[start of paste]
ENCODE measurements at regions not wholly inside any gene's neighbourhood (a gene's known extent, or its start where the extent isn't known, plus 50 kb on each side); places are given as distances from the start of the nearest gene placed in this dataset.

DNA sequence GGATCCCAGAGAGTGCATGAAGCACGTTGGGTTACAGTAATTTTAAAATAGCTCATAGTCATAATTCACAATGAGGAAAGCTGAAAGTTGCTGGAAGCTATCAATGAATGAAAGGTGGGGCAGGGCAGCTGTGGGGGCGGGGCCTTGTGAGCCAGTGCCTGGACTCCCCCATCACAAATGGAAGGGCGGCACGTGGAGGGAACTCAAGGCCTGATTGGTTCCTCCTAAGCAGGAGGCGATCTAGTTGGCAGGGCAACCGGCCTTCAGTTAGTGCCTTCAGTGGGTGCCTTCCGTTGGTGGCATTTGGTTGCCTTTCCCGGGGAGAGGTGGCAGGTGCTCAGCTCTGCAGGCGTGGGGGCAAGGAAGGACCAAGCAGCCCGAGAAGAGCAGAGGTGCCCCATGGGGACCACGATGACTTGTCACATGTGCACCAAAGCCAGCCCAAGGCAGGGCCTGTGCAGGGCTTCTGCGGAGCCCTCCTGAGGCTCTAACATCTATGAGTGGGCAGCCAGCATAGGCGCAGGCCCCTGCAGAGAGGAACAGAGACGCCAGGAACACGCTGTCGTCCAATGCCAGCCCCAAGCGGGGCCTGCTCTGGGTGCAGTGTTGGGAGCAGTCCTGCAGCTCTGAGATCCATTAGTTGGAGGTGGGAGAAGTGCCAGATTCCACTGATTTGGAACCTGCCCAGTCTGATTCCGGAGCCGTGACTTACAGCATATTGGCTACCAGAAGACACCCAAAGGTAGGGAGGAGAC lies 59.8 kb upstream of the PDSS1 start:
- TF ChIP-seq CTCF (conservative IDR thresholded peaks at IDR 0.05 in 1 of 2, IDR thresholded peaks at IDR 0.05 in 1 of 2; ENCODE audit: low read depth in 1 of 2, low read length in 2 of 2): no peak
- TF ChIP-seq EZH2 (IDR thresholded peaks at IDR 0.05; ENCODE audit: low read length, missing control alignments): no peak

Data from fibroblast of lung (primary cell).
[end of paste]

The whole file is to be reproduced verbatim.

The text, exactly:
ENCODE measurements at regions not wholly inside any gene's neighbourhood (a gene's known extent, or its start where the extent isn't known, plus 50 kb on each side); places are given as distances from the start of the nearest gene placed in this dataset.

DNA sequence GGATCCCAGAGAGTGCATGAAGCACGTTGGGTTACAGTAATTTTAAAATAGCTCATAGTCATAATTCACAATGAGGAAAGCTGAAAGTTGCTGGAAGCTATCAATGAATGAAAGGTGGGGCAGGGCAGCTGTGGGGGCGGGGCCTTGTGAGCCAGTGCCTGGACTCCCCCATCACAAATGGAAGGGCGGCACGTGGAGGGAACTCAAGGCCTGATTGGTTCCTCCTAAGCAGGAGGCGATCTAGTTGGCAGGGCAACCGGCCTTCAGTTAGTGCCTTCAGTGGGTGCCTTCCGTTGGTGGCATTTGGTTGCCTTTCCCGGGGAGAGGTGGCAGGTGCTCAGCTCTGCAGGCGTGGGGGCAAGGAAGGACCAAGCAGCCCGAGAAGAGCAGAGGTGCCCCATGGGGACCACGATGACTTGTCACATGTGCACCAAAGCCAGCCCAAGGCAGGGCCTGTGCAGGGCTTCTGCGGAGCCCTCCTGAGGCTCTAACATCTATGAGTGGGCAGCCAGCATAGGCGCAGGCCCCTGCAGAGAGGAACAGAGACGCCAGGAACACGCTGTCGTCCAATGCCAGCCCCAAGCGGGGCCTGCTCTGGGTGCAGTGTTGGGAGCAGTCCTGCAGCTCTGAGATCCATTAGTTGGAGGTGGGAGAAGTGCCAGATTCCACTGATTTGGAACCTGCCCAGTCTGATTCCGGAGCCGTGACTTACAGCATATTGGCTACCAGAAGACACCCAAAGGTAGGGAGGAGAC lies 59.8 kb upstream of the PDSS1 start:
- TF ChIP-seq CTCF (conservative IDR thresholded peaks at IDR 0.05 in 1 of 2, IDR thresholded peaks at IDR 0.05 in 1 of 2; ENCODE audit: low read depth in 1 of 2, low read length in 2 of 2): no peak
- TF ChIP-seq EZH2 (IDR thresholded peaks at IDR 0.05; ENCODE audit: low read length, missing control alignments): no peak

Data from fibroblast of lung (primary cell).